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Life's Natural Limits
In the July 1980 issue of the New England Journal of Medicine, James F. Fries proposed an influential model of health and illness based on the observation that there appear to be, even in the absence of disease, natural limits to the human lifespan. According to this view, aging is a natural and inevitable part of life. It is marked by a decline in organ function that begins in our 30s and eventually reaches a critical state in which even small perturbations in homeostasis cannot be tolerated. The benefits of modern medicine, it follows, would be confined to preventing premature death and compressing sickness toward the end of life, not fundamentally prolonging our natural lifespan.
Fries supported his model with a set of curves that plot survival against age over the 20th century (as shown in the graph). As the curves show, improvements in medicine and public health have increased average life expectancy at birth enormously (close to 30 years), whereas the life expectancy of an 80-year-old has hardly increased at all (about two years). This "rectangularization" of the life expectancy function lends support to Fries's concept of fundamental limits on the human lifespan, and suggests that—at least for richer segments of the population—life expectancy is approaching those limits. Therefore, according to Fries, in the future we should expect diminishing returns in mortality gains for new treatments of infectious diseases, cardiovascular diseases, cancer and the like. Medical innovation, he argued, should concentrate instead on living better, by "compressing" morbidity to the very end of life, not on living longer.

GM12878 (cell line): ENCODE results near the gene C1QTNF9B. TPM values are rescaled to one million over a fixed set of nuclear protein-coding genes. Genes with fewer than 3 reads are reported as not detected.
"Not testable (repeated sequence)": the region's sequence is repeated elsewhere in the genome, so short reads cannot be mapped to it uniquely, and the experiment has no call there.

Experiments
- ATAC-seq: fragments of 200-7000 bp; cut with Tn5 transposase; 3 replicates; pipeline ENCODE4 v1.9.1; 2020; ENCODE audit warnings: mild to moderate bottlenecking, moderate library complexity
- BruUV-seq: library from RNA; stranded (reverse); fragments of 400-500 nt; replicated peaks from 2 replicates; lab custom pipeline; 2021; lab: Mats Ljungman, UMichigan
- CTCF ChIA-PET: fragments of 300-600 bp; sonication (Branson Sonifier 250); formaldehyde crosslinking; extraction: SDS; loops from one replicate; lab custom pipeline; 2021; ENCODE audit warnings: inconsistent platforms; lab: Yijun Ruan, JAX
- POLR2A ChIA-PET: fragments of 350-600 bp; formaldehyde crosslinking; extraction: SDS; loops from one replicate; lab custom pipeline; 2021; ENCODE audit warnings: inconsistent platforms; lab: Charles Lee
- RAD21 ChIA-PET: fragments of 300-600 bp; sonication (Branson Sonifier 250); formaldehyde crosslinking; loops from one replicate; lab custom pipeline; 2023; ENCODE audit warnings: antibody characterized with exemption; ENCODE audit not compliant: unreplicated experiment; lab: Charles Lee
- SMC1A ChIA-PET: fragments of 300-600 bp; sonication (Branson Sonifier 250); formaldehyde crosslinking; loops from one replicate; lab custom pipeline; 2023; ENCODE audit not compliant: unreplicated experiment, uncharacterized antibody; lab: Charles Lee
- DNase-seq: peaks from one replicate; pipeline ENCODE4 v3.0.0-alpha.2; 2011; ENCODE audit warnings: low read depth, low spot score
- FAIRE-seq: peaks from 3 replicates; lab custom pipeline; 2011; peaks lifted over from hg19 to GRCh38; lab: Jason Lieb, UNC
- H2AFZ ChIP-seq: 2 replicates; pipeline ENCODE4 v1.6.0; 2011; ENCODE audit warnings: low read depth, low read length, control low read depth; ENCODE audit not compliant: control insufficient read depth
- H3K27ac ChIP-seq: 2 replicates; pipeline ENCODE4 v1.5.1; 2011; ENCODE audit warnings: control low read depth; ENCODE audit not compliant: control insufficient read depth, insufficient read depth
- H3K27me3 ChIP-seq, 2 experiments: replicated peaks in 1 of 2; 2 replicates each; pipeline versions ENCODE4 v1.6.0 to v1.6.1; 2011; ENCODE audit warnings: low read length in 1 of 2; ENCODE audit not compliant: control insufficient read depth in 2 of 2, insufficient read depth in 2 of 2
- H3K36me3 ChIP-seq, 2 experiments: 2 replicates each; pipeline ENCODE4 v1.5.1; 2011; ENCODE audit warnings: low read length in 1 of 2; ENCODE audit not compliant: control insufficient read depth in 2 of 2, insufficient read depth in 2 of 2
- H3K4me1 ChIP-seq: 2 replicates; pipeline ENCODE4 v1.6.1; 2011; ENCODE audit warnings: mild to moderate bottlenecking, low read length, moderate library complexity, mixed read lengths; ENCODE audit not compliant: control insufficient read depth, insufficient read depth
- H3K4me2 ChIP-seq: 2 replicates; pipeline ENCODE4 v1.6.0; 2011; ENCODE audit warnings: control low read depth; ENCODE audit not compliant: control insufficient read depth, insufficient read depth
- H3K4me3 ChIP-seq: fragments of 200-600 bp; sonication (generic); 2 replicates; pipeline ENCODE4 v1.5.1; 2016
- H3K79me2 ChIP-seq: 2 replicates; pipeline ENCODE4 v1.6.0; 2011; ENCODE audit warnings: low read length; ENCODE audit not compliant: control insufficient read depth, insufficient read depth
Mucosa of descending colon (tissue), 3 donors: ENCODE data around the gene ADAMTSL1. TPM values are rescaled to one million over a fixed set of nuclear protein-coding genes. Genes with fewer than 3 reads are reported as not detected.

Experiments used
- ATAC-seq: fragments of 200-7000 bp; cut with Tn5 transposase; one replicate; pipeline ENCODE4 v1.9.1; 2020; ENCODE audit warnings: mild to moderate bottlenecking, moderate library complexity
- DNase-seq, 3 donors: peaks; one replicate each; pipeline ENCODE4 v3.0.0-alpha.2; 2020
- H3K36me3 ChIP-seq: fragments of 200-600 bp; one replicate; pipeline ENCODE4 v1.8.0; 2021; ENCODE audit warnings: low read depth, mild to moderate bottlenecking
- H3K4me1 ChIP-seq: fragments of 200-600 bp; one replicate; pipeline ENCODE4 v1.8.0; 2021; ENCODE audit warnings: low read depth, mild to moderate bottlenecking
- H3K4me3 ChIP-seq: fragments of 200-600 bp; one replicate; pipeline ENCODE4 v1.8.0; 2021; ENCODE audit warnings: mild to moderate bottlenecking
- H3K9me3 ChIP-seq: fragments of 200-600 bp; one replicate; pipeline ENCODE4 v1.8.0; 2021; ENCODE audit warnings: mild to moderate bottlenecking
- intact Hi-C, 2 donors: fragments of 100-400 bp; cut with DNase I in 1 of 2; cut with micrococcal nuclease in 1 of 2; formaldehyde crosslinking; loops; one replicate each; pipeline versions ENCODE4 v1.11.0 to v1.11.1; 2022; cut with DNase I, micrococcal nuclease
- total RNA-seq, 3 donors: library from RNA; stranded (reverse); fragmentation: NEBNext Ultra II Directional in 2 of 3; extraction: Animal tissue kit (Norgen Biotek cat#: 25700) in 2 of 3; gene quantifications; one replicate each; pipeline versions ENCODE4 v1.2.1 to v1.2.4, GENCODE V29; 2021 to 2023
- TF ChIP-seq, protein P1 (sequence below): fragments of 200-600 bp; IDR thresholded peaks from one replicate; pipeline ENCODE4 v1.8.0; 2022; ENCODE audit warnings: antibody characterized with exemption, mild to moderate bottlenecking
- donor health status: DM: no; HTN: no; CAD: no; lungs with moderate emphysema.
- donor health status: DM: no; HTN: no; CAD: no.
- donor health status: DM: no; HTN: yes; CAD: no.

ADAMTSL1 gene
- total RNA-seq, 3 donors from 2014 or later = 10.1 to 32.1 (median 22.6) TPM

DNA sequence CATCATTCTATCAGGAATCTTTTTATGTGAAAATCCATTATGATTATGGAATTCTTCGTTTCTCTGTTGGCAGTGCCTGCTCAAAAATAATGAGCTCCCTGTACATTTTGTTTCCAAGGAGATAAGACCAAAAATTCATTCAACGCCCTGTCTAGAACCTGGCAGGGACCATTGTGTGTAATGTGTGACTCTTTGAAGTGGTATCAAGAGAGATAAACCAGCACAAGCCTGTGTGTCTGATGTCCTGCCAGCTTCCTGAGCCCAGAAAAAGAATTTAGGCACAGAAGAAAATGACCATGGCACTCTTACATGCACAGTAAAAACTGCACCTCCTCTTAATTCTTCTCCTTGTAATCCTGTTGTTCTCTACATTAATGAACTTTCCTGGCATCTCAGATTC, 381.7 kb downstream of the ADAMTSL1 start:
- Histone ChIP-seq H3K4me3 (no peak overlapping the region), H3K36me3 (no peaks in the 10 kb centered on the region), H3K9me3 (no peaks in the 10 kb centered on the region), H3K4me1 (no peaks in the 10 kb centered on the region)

However, discoveries in more basic sciences, such as our developing understanding of sirtuin activators, suggest that this model may be at least half wrong. There may be natural limits to the mortality gains we should expect from disease-specific therapies, as Fries suggested. But by influencing the basic mechanisms underlying aging, medical innovations of the 21st century may yet increase the human lifespan in ways he did not foresee. Indeed, since the remaining frontier for mortality reduction is largely at the end of life, aging itself will have to be addressed and the shape of progress must be altered if there are to be any mortality gains from our huge investment in medical science and technology. Thus, a new set of curves, extending life expectancy beyond the frontier at the far right of the survival function, could well describe gains in life expectancy in the coming 100 years.
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